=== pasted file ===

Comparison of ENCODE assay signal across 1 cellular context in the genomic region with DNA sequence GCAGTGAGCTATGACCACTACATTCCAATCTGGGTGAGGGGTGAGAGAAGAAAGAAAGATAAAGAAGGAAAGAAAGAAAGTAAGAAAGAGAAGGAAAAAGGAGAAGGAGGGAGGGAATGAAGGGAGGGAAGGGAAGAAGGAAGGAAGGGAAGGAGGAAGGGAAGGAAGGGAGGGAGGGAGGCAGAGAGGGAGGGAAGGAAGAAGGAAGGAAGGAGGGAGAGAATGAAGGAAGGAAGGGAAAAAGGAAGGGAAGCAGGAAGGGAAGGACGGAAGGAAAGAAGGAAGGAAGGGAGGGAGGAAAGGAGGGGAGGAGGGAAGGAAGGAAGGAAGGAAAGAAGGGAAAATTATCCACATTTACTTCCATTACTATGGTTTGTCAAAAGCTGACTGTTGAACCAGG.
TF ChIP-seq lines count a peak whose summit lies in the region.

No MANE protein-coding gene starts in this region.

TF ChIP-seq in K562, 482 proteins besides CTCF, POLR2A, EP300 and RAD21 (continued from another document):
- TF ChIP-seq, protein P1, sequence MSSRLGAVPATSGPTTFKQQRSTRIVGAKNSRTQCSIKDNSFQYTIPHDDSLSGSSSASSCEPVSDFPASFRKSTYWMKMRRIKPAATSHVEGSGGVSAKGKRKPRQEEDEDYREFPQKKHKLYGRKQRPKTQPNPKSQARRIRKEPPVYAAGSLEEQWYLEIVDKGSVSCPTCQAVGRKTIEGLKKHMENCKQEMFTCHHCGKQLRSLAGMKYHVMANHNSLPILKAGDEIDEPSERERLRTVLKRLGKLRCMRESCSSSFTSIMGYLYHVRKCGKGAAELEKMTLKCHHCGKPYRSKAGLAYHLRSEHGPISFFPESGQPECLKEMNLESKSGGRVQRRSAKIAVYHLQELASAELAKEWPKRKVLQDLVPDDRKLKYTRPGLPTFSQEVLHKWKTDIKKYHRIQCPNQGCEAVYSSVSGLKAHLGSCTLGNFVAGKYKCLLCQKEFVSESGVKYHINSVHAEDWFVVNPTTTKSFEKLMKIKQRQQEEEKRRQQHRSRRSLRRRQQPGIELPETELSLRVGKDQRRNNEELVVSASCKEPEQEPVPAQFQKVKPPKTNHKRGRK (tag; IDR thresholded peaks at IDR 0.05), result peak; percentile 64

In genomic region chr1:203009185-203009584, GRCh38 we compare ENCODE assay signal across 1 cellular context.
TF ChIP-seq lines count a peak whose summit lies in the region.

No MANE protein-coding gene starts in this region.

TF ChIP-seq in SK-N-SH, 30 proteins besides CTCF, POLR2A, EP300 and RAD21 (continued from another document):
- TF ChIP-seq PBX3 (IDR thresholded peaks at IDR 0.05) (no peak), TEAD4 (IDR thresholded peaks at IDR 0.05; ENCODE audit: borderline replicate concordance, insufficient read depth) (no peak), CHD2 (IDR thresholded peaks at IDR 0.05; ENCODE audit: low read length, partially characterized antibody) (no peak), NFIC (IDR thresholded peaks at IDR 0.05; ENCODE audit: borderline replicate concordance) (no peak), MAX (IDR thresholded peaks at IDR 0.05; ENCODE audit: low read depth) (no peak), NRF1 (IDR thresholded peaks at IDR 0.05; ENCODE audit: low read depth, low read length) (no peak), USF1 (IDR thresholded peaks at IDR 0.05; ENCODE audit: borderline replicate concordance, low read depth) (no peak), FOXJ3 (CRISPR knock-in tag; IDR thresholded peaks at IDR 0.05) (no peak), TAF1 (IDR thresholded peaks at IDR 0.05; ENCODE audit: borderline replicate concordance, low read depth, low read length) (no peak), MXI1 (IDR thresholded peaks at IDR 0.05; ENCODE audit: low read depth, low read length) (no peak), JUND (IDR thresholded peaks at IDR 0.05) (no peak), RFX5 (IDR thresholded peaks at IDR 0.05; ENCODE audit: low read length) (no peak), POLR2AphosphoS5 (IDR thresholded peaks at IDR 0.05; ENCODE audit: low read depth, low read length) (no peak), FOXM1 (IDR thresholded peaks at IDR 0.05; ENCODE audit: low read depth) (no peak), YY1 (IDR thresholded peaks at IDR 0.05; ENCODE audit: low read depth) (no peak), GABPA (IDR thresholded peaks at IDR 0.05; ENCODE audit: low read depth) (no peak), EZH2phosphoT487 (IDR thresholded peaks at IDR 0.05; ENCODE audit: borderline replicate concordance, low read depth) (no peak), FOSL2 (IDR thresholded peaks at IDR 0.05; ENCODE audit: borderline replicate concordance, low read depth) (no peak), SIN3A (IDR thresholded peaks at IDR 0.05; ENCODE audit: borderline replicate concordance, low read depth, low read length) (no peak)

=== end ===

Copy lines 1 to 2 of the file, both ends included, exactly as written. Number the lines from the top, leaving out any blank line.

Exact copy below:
Comparison of ENCODE assay signal across 1 cellular context in the genomic region with DNA sequence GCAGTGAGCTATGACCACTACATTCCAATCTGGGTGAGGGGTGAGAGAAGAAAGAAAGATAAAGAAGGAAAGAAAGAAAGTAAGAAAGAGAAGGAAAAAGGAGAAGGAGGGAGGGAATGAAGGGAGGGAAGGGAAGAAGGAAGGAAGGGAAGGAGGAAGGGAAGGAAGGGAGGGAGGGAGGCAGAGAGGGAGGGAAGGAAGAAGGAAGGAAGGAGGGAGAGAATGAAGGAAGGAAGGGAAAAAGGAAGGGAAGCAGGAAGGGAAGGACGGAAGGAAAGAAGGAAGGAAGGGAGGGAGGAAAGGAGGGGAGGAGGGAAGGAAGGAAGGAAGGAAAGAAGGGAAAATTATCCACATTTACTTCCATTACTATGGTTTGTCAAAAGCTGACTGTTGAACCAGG.
TF ChIP-seq lines count a peak whose summit lies in the region.